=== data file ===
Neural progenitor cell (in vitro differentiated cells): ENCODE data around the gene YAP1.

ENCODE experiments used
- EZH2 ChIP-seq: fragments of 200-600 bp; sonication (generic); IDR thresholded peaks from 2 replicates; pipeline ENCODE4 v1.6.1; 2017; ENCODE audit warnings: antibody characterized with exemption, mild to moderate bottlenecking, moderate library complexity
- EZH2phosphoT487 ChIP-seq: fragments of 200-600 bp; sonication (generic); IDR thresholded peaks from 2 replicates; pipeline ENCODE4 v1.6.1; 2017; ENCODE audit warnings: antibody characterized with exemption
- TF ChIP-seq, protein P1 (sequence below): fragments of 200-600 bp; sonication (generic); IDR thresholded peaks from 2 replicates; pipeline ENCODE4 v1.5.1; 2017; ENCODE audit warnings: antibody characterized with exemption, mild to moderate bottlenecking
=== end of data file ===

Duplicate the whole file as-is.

Neural progenitor cell (in vitro differentiated cells): ENCODE data around the gene YAP1.

ENCODE experiments used
- EZH2 ChIP-seq: fragments of 200-600 bp; sonication (generic); IDR thresholded peaks from 2 replicates; pipeline ENCODE4 v1.6.1; 2017; ENCODE audit warnings: antibody characterized with exemption, mild to moderate bottlenecking, moderate library complexity
- EZH2phosphoT487 ChIP-seq: fragments of 200-600 bp; sonication (generic); IDR thresholded peaks from 2 replicates; pipeline ENCODE4 v1.6.1; 2017; ENCODE audit warnings: antibody characterized with exemption
- TF ChIP-seq, protein P1 (sequence below): fragments of 200-600 bp; sonication (generic); IDR thresholded peaks from 2 replicates; pipeline ENCODE4 v1.5.1; 2017; ENCODE audit warnings: antibody characterized with exemption, mild to moderate bottlenecking